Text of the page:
CIVA TT covers two applications:
- "Optical Thermographic Inspection Simulation": This tool provides thermograms versus time
- "Induction Heating computation": This tool provides power density maps induced by an inductor
Through simulation in CIVA, you can easily compare a large variety of optical heating techniques (Flash, Transient, Lock-In, etc.) to improve inspection regarding many scenarios, maximize temperature contrasts and defect detectability. Change specimen and flaw characteristics, modify environment properties, define your thermographic inspection technique, and repeat these steps to generate thermal images and data.
CIVA TT allows you to evaluate the impact of specific thermal parameters related to the environment (such as emissivity and environment temperatures) and to the technique (detector position in reflection or transmission mode, excitation type, power and heating time). Study the reliability of your thermographic inspection regarding various specimens and flaws (geometry type and dimensions, positions and orientations, materials). Perform parametric studies to focus on the influence of one parameter or a combination of several ones.
To manage efficient parametric studies, this module is also compatible with the following CIVA features: Parametric Study, Metamodels and CIVA Script.
Metallic or composite plate, possibly multi layers are available in CIVA TT Inspection Simulation:
The following geometries are available in the Induction Heating module (conductive materials):
- Planar, possibly multi layers
- 2D CAD
- Fastened Plate
- Expanded Tube
- Blade Root
- Blade Groove
- Weld (T or Butt Weld)
Materials are assumed to be isotropic with linear properties. Inspection Simulation module requires the definition of thermal properties (thermal conductivity and Volumetric Heat Capacity) while the Induction Heating module needs the definition of electromagnetic properties (electrical conductivity, relative permeability).
A database of several materials is provided.
Several inductor types can be defined in the Induction Heating module, a simple air-core cylindrical coil, or with a ferrite core, other coil shapes such as rectangular ones, that can be mounted around a U-Yoke. A sinusoidal current source is defined and several channels operating at different frequencies can be considered in the same model.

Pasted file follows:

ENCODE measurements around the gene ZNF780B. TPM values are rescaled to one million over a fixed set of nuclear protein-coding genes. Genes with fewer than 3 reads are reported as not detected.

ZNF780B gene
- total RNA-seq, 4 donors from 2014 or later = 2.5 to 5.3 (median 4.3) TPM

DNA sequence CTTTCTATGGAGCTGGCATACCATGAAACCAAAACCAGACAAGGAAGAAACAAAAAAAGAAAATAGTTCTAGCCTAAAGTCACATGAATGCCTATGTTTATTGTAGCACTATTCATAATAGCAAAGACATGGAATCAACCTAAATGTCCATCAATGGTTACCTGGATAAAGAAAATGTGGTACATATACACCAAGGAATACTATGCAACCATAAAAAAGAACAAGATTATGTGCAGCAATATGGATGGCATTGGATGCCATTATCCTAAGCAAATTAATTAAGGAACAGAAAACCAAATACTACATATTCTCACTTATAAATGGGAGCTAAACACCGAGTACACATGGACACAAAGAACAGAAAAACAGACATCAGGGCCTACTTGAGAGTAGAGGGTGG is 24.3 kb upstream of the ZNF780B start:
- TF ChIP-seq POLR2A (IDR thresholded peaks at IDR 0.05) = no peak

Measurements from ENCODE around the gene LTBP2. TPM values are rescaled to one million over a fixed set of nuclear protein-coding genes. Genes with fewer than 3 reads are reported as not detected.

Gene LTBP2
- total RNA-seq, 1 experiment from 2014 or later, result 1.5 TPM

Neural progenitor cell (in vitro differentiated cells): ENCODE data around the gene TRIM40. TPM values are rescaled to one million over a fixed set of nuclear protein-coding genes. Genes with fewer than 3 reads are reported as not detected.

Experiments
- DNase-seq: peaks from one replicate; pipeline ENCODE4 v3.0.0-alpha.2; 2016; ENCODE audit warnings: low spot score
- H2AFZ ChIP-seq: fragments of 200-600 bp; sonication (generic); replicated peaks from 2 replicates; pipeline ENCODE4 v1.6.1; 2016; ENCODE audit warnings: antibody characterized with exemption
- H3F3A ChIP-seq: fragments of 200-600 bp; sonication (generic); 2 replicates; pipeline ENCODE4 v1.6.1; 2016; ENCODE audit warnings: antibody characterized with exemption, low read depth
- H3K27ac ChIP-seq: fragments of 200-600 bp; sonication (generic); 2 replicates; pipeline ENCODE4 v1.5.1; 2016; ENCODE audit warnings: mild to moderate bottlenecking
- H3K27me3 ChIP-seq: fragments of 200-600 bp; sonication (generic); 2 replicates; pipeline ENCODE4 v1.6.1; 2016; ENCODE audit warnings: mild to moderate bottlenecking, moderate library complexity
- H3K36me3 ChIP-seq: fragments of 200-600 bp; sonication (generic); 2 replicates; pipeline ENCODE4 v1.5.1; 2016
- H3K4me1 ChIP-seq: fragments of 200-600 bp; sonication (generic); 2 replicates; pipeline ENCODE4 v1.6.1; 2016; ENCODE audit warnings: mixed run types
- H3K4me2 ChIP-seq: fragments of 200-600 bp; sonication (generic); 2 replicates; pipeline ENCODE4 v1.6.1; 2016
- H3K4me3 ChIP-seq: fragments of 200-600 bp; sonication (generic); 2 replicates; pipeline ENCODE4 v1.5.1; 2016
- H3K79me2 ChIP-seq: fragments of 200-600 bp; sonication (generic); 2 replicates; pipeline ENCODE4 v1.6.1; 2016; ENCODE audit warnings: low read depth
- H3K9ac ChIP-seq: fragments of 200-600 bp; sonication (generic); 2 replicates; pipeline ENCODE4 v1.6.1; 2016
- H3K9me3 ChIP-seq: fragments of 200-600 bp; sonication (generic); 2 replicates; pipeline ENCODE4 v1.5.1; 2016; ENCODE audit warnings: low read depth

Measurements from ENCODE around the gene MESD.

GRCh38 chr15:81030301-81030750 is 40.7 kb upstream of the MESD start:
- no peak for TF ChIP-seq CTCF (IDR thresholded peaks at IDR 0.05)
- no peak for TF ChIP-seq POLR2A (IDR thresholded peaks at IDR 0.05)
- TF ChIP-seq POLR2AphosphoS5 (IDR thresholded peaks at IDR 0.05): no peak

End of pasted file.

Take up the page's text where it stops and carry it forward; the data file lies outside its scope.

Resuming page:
Various types of Optical Heating lamps can be defined in the Inspection Simulation module. Five excitation models can be selected:
- Impulse source, representative of Flash lamps
- Crenel source, representative of Halogen Lamps (Transient Thermography)
- Sinusoidal source, representative of Lock-in technique
The lamp is assumed to heat uniformly the top surface of the component.
The IR camera is modelled by a rectangular detector that can be positioned on the same side of the source, reflection technique, or on the opposite one for the transmission technique.
The detector resolution is parametrized by the pixel sizes and the focal distance. The camera response is modelled by a transfer function converting specimen temperature to digital levels.
Three detectors models are proposed:
- Perfect detector
- Calibration curve definition
Some noise can be considered on the detector. The camera response is also affected by environmental properties and temperature (atmosphere and surrounding objects) as well as the emissivity of the specimen.
3 defect geometries can be defined in the Inspection Simulation module:
- Planar geometry: To model crack-like defects, delamination, Teflon inserts or parallelepiped solid inclusions
- Cylindrical geometry: To model Side Drilled Holes or cylindrical inclusions
- 2.5D CAD geometry: To model volumetric wall thickness loss or inclusion of arbitrary section
The Inspection Simulation module computes the thermal heating process versus time by solving the Fourier Heat Law with a very fast 2D Finite Integration Technique solver. It gives the digital levels obtained on the IR camera accounting for the heating and cooling process in the specimen including the defects, the specimen emissivity and the environment and camera parameters.
The mesh of the component section is mostly automated but can be refined by the user to optimize computation accuracy or performances.
The thermogram at the component surface is displayed and can be superimposed to the 3D view. Temperature cross-section profiles along X or Y axis, and 2D maps along one axis and versus time are available.
Time signal curves at any location in the component surface can be displayed in lin/lin, lin/log, log/lin or log/log scale. It can be also analysed in the Frequency Domain thanks to a FFT analysis.
Induction Heating Computation
The Induction Heating module computes and displays the power density induced by an inductor supplied with a sinusoidal current at a given frequency. Depending on the type of inductors and specimen, semi-analytical or numerical techniques are used to solve Maxwell equations. The results are displayed in the 3D view or in the 3 crossed-planes of the computation area.